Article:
Even with the self-indulgence of some revolutionary groups, the cacophony of the press, half-developed party platforms, the preening of certain politicians, and the emergence of dozens of new political parties and coalitions, the ferocious debates of the last months will be critical in helping shape Egypt's political trajectory. These fundamental "identity" questions are, in fact, more important than the execution and outcome of the country's upcoming election to the People's Assembly, which are now scheduled for November.

Unless the antecedent questions about Egypt's identity are answered in a way that makes sense to the vast majority of Egyptians, the quality of the upcoming poll matters less than many believe. The eye-rolling clichés of American expert analysis during those heady days in January and February -- "now the hard work begins," "we are only in the first inning," and "the situation is fluid" -- are no less annoying today, but they happen to have a ring of truth.

There is no doubt that the next People's Assembly, which will be responsible for choosing a committee of 100 to draft a new constitution, will have an important influence on Egyptian politics. But there seem to be two misconceptions about the process: First, that the assembly will take place in a vacuum, free of the conflict and debates that are currently roiling the Egyptian political arena. Second, that this group will come up with an acceptable document in a few months. These exepectations defy both historical precedent and the political realities of present-day Egypt. The danger is not so much that the constitution writing will take a long time or that the Muslim Brotherhood may dominate the process, but rather that the new constitution will be rushed and, as a result, will not adequately address what Egypt is, what it stands for, and its place in the world.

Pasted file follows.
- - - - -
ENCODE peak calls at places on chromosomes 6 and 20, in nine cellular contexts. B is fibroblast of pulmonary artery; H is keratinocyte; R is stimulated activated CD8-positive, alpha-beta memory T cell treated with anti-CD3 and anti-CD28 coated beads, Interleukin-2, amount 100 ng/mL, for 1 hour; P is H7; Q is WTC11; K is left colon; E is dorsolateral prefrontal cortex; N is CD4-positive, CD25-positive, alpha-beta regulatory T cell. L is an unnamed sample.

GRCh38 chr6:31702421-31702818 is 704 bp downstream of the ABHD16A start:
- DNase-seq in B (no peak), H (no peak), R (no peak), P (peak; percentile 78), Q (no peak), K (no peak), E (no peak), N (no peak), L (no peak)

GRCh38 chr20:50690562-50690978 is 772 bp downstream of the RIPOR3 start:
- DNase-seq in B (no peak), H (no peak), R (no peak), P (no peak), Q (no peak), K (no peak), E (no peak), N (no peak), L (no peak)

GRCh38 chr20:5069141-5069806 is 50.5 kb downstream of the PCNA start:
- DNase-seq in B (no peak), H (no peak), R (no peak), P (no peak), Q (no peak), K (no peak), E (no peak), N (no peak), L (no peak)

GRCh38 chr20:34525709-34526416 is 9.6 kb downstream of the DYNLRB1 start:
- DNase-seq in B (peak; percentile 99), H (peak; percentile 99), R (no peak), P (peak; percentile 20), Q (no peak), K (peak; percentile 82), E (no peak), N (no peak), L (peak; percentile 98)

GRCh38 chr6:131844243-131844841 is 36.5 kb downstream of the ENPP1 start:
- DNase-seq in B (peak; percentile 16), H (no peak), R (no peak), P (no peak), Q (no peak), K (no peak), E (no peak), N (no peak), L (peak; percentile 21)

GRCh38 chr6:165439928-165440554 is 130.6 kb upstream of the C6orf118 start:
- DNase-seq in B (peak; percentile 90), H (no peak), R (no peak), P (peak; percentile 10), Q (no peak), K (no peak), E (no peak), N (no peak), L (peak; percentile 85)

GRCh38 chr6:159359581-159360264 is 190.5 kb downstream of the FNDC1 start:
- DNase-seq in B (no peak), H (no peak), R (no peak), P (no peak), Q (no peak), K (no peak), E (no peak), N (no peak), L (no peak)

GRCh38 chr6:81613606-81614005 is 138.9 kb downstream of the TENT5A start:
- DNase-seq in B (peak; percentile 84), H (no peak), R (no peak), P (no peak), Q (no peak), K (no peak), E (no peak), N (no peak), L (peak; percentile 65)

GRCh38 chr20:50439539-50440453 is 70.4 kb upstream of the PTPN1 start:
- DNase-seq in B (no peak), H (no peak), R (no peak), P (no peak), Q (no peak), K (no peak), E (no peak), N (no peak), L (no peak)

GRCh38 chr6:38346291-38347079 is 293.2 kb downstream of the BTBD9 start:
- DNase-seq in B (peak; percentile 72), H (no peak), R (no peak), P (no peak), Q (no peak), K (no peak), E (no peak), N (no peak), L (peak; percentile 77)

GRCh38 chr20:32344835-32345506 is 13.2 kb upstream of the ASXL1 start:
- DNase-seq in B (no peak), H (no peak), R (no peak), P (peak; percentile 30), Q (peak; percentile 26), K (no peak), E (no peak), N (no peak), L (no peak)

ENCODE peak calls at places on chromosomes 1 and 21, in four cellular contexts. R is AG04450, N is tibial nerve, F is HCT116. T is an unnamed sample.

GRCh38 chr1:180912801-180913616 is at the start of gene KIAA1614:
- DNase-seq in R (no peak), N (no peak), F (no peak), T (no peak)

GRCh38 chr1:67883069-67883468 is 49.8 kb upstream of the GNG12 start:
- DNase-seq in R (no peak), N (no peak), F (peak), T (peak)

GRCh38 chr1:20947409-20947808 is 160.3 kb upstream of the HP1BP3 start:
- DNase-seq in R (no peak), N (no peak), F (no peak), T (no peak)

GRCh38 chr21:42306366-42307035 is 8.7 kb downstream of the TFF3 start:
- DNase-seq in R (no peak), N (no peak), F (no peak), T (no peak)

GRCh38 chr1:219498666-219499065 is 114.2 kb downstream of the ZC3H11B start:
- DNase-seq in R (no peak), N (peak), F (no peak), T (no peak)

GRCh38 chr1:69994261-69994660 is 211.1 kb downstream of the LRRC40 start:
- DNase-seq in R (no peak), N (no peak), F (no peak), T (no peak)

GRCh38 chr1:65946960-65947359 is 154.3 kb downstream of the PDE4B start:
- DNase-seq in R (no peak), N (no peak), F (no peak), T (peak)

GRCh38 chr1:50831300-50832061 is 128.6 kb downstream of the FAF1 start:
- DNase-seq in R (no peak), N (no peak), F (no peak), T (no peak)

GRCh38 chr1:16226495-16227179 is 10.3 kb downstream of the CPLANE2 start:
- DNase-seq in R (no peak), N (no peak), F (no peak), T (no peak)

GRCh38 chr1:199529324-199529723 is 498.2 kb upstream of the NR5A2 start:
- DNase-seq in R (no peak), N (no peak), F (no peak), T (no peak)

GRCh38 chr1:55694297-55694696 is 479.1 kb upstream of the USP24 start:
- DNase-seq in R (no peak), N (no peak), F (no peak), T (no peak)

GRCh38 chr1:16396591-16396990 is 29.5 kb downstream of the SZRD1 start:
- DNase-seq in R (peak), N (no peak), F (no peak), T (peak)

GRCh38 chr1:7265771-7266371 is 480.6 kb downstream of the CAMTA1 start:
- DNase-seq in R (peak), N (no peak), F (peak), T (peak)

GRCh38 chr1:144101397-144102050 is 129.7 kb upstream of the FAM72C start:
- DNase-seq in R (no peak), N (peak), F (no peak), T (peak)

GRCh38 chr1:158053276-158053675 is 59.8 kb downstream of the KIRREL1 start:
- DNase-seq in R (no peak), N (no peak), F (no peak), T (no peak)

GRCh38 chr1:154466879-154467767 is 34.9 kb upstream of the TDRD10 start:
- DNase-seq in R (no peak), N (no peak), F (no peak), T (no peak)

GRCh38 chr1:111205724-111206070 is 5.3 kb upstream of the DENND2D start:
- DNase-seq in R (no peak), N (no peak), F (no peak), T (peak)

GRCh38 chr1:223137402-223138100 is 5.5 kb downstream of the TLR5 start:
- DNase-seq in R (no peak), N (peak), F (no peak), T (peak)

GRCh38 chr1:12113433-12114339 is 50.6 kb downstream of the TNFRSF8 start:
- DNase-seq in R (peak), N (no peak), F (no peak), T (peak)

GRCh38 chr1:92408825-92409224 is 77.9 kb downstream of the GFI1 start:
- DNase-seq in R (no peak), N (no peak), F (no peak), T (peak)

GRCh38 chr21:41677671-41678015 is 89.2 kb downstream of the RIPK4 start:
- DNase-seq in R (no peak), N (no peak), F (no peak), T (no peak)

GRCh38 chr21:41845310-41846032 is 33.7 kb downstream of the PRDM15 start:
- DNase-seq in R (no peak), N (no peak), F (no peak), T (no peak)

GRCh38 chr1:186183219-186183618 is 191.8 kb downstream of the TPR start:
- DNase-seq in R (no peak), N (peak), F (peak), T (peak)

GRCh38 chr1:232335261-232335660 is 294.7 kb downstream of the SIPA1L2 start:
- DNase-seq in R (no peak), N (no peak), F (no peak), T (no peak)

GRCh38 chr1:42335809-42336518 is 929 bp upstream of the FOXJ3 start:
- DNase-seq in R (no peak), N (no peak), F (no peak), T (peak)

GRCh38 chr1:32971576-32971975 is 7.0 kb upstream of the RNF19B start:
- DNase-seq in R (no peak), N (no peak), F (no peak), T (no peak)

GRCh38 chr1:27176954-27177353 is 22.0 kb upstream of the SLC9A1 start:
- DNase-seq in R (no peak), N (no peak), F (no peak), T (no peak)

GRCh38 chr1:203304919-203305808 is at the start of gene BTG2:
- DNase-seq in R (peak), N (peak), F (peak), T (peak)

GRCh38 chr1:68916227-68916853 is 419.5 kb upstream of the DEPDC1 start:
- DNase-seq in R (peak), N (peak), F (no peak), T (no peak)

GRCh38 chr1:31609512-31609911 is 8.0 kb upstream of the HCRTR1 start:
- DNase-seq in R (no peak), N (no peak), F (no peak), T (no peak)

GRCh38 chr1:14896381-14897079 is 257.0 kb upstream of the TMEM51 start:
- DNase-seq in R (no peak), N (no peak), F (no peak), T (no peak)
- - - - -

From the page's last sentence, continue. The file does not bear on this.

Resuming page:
Egyptians and outside observers have been preaching patience, but they are are not exhibiting any. Without the development of a set of positive myths about Egypt's future, any group, party, or leader will be politically vulnerable, heralding instability and the potential return of authoritarian politics. Uncertainty and contestation are precisely what political transitions are all about. They may be hard to accept, given all the challenges Egypt now confronts, but Egyptians are exactly where they should be.



What Wikileaks Tells Us About Al Jazeera

Is the rapidly expanding Middle East satellite television network and voice of the Arab Spring as independent as it claims?

Al Jazeera has been making waves in the Middle East ever since it aired its first broadcast on Nov. 1, 1996. In its news dispatches and talk shows, the pan-Arab satellite channel, which is funded by the state of Qatar, has been a strident critic of U.S. foreign policies in Afghanistan, Iraq, and the Palestinian Territories, even while it has been a thorn in the side of many an Arab autocrat. But after the last dump of leaked U.S. diplomatic cables by WikiLeaks, on Aug. 30, articles have begun to circulate -- especially in Iranian and Syrian media outlets -- about Al Jazeera's close relationship with a surprising interlocutor: the U.S. government.

In particular, a newly released cable issued by the U.S. Embassy in Doha and signed by then ambassador Chase Untermeyer, details a meeting between an embassy public affairs official and Wadah Khanfar, Al Jazeera's director general, in which the latter is said to agree to tone down and remove what the United States terms "disturbing Al Jazeera website content."

There have been longstanding accusations that Al Jazeera serves as an arm of its host nation's foreign policy, and earlier leaked documents referred to the news organization as "one of Qatar's most valuable political and diplomatic tools," which could be used as "a bargaining tool to repair relationships with other countries." Another document urges Sen. John Kerry to engage the Qatari government on Al Jazeera during a visit to the Gulf country, saying, "there are ample precedents for a bilateral dialogue on Al Jazeera as part of improving bilateral relations."

Despite those assertions by U.S. diplomatic sources, both the network and the Qatari government fiercely insist that it is editorially independent and free from interference.

Skeptics take the latest leak as proof, though, that Al Jazeera is susceptible to external pressures, not least in part due to the document's summary: